5. Use Multi-Stage Builds
One of the most prevalent challenges when optimizing Docker files is keeping the image size small. Traditionally, most people embraced a Docker builder pattern that involved maintaining separate Docker files. This was not only prone to errors but also hard to maintain.
Fortunately, Docker version 17.05 introduced the Docker multi-stage build feature, which allows users to keep image sizes down with ease. Multi-stage builds will allow you to leverage the power of the builder pattern without maintaining separate Docker files for development or production.
More specifically, it allows you to use multiple FROM statements in your Dockerfile.
Below is an example showing a multi-stage Docker build:
6. Set Resource Limits for your Containers
Docker gives you a lot of flexibility because you can run as many containers as you wish in production. While this enables you to use the host resources at an optimal level, it also presents major performance issues and security risks such as denial of service attacks.
To ensure your server is not compromised through DoS attacks, you should limit the amount of system resources that each container can consume.
You can limit a container’s access to memory or CPU cycles. You can also set ulimits in containers to specify the maximum number of processes (–ulimit nproc=< specify number here>), number of file descriptors (–ulimit nofile=<specify number here>), and number of restarts (–restart=on-failure:<specify_number_of_restarts_here>) .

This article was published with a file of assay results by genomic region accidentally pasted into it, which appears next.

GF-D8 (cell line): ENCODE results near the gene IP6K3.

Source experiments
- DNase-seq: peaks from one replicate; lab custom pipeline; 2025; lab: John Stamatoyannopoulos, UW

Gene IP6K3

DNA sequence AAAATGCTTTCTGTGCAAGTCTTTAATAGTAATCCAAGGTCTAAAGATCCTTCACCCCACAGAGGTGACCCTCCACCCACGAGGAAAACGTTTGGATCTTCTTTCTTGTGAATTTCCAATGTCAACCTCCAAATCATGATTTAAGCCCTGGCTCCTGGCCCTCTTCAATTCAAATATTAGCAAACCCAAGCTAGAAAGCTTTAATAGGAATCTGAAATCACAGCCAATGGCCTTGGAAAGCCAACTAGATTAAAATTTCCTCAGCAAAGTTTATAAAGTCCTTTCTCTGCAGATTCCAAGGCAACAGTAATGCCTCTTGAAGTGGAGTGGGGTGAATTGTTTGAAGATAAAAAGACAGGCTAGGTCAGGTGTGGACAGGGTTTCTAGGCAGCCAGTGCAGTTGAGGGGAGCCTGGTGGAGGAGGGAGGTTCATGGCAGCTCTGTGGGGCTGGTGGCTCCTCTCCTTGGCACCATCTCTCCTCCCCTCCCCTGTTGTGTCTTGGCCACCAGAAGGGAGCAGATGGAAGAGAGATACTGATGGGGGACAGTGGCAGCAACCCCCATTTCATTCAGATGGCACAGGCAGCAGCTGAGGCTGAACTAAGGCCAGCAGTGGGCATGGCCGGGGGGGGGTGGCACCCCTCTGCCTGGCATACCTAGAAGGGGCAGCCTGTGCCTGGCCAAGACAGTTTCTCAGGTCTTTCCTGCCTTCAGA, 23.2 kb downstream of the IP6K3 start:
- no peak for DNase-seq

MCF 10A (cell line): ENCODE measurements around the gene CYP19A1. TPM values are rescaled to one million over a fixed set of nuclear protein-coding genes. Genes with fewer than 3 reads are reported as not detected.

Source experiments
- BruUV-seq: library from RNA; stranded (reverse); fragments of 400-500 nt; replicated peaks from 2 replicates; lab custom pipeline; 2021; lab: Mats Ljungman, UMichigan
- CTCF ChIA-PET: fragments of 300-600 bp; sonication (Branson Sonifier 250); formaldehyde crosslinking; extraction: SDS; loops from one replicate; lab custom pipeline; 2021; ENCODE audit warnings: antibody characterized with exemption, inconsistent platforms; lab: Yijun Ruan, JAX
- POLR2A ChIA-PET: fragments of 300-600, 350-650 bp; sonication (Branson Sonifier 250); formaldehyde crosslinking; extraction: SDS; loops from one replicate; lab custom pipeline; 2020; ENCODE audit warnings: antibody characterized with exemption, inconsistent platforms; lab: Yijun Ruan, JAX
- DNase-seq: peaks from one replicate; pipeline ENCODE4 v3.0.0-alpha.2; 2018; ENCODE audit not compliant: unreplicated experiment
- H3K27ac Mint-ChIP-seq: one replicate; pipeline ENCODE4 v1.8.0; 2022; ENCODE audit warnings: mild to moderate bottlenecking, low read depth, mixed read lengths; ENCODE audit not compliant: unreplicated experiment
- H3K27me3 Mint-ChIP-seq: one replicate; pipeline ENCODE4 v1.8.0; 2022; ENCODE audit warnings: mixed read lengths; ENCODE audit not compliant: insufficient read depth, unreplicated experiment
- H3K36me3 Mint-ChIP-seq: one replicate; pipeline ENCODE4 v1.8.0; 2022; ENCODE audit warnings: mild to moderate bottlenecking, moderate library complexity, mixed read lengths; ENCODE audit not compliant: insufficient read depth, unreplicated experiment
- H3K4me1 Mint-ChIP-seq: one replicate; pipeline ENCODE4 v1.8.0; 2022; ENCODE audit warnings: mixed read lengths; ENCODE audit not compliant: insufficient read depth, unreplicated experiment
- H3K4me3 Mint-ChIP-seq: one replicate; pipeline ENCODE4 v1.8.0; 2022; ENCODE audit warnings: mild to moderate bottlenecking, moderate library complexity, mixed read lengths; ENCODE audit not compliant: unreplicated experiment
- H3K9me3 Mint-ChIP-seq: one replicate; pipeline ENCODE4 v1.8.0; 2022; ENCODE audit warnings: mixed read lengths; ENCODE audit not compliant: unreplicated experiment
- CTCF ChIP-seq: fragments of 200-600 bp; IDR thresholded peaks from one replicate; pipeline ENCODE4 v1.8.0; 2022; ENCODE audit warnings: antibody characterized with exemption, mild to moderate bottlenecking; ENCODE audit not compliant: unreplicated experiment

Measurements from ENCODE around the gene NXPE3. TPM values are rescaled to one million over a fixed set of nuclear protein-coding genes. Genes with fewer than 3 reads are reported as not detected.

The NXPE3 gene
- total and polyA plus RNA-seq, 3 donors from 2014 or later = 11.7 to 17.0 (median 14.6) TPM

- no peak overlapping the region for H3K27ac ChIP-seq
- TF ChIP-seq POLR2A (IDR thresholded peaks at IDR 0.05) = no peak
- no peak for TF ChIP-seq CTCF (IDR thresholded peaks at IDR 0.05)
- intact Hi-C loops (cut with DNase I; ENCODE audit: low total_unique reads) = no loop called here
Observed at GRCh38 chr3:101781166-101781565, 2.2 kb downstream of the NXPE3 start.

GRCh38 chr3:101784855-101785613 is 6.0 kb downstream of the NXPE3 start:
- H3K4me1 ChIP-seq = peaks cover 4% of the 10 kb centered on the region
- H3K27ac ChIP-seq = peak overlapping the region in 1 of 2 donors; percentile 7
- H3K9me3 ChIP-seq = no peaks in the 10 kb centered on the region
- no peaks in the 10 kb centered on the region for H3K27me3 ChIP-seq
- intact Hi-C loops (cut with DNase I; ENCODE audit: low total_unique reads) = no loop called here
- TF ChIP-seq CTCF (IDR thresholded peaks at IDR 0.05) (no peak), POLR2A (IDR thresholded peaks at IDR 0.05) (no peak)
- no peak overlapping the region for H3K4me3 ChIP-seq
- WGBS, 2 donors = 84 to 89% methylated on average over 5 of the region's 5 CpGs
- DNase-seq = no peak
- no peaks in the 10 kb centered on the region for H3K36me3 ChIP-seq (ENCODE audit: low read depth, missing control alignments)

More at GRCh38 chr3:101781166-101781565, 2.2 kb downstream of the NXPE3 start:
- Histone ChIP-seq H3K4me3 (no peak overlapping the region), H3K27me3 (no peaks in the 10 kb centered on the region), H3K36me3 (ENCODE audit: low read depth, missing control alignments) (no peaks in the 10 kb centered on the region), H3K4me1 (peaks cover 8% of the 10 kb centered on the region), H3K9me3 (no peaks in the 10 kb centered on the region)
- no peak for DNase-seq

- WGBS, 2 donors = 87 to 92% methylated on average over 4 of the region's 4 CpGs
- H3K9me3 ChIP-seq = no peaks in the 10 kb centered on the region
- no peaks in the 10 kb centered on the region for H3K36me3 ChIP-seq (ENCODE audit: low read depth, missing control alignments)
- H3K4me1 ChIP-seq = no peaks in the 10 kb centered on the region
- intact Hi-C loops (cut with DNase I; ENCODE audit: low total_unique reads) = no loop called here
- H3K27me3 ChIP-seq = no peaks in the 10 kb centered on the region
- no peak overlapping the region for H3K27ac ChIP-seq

Limiting the resources allotted for individual containers minimizes the attack surface in the event of a system compromise.
7. Harden the Host
Your Docker environment is only as secure as the host. If the host is compromised, your containers are also at risk. For this reason, you should only run Docker on a secured, hardened host.
Some effective practices of hardening your host include using updated operating systems, kernel versions, and system software. Other best practices for hardening your host include continuous patching and auditing of all system processes.
If your server is meant for running container services only, then it is good to consider using distributions like CoreOS that are explicitly designed for this purpose. Additionally, consider using security features such as SELinux.
Another security practice is continously monitoring your host environment as well as Docker containers for security vulnerabilities.
8. Audit With Docker Bench
Docker Bench is a very handy auditing tool that you can run against your Docker. It analyzes your host configuration, daemon configuration, daemon configuration files, container images, build files, container runtime, and more.
Checking your configuration settings with the Docker bench script provides a lot of information that can be used to secure your containers.
To install Docker Bench, clone the repo by running:
After cloning the repository, use the command below to run Benchmark against your Docker.
Running the command above produces output as shown below.
As you can see, the output shows every check that was run alongside its results in a very straightforward manner. The user should pay attention to the [WARN] status messages and make necessary improvements.
There you go! With these tips, you can maintain a robust and highly secure environment for containerized applications. Docker Security should be far-reaching in that it should cover the entire stack — from the containers to the daemons, and the host environment.
The Center for Internet Security put together a comprehensive Docker Benchmark with security guidelines for Docker server software. The 200-page document is widely viewed as the ultimate guide for securing Docker Containers.
By following and enforcing all practices outlined in the CIS Benchmark, you will enjoy all the amazing benefits of Docker containers without exposing yourself to security problems.